Our changing relationship with Irtyru

Painting of mummified body being examined by a group of men. Some are wearing red fez hats. A crowd of women are watching the examination.
“Examination of a mummy”, by Paul Dominique Philippoteaux (1891).

A wrong history

Painting of a white man wearing a white shirt, white neck tie and dark coat.
Monochrome engraving of a man with light hair wearing a white shirt, white neck tie and dark coat.
Figure 1: Dominique Vivant Denon, by Robert Lefevre (1809). Figure 2: Sebastien Louis Saulnier.

A case of mistaken identity?

The autopsy of Irtyru

X-ray of a human torso showing a staple around the spine.
X-ray of a human skull with a hook attached to the top of the cranium.
X-rays showing the staple in Irtyru’s body and the bolt and ring attachment in her skull.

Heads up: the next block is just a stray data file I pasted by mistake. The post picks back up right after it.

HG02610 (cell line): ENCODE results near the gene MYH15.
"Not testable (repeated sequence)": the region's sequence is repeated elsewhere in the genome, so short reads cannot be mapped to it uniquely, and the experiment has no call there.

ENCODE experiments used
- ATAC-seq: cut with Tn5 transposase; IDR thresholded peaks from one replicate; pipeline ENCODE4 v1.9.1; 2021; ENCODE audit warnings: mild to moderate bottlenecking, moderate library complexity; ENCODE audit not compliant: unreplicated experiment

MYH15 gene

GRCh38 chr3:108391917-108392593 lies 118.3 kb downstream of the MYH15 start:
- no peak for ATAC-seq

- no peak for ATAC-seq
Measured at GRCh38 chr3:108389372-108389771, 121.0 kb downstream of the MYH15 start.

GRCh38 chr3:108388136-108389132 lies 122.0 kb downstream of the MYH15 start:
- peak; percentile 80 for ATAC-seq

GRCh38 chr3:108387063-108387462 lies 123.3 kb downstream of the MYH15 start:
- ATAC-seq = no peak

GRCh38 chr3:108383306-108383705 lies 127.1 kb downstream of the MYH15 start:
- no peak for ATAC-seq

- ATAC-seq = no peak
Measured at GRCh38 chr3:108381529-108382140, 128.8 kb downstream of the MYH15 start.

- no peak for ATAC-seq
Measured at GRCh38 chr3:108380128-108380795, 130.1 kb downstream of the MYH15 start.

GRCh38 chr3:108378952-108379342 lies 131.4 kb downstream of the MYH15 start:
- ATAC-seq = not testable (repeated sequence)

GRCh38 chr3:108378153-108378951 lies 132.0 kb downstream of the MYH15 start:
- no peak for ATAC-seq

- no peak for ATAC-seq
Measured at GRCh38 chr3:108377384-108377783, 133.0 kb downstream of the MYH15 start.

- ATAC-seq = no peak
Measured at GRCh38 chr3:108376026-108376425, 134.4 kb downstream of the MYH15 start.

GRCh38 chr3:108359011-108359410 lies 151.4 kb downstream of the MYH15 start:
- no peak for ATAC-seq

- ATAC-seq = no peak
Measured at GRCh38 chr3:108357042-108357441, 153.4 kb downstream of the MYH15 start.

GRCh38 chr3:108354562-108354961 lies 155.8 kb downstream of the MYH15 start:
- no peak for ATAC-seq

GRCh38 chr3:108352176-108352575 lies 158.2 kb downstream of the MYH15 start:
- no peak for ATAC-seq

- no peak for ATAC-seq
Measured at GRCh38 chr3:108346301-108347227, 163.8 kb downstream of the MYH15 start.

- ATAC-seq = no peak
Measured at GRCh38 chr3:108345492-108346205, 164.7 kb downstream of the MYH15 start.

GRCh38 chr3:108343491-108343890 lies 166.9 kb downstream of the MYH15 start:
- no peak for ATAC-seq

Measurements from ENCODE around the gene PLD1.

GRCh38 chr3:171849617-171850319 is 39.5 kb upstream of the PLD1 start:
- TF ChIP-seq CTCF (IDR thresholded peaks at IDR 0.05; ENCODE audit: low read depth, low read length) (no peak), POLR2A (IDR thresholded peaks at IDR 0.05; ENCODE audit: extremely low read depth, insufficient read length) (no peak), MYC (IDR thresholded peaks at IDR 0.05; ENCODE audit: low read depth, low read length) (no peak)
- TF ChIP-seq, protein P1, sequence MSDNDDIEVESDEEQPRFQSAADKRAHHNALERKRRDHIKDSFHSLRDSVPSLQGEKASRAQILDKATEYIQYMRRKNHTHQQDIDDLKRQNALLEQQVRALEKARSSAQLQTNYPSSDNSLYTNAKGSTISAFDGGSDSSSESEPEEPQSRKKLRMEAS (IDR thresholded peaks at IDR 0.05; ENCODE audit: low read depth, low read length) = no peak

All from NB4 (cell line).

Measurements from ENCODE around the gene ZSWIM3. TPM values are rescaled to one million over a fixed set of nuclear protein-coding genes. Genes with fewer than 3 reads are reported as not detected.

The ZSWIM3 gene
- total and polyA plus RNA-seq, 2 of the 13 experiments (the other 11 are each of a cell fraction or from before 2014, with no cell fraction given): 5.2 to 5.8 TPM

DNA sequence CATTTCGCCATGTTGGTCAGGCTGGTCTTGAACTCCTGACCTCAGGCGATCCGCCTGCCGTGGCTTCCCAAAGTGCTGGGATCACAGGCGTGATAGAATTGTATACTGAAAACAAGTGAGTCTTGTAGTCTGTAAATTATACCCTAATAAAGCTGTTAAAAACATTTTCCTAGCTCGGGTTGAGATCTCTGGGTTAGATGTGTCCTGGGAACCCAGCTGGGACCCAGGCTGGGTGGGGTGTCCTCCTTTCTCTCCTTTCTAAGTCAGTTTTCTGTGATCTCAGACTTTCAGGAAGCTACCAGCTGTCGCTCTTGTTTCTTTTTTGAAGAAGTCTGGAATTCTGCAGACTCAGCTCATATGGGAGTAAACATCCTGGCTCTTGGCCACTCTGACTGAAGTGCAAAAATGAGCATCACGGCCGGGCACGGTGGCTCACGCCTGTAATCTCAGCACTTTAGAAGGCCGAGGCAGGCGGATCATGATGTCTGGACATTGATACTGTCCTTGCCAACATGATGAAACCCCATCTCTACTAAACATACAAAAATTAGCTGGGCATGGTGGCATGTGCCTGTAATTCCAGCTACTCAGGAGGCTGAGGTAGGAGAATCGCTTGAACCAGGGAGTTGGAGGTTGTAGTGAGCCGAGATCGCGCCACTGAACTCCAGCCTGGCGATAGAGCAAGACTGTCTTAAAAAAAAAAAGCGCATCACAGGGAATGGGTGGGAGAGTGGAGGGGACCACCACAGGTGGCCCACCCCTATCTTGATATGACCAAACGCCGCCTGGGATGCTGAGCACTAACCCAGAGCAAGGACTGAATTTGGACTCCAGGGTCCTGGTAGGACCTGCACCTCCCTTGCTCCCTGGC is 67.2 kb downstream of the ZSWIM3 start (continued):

Mummification and the afterlife

A painting showing ancient Egyptians performing a mummification ritual
Artist’s impression of mummification of the dead.

Impact of colonialism and Western beliefs

Newspaper article reading “Mummy takes its curse to Paris. An Egyptian mummy, complete with a suspected curse, was on its way yesterday from Tyneside to the Louvre Museum in Paris.”
Local newspaper report on the loan of Irtyru to the Louvre in the mid 1990s. The headline reads “Mummy takes its curse to Paris”.
Colour poster for the film The Mummy starring Boris Karloff.
Poster for the 1932 film “The Mummy”.

The future of Irtyru

Further reading

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Tyne & Wear Archives & Museums

Tyne & Wear Archives & Museums

Major regional museum, art gallery and archives service. We manage a collection of nine venues across Tyneside and the Archives for Tyne and Wear.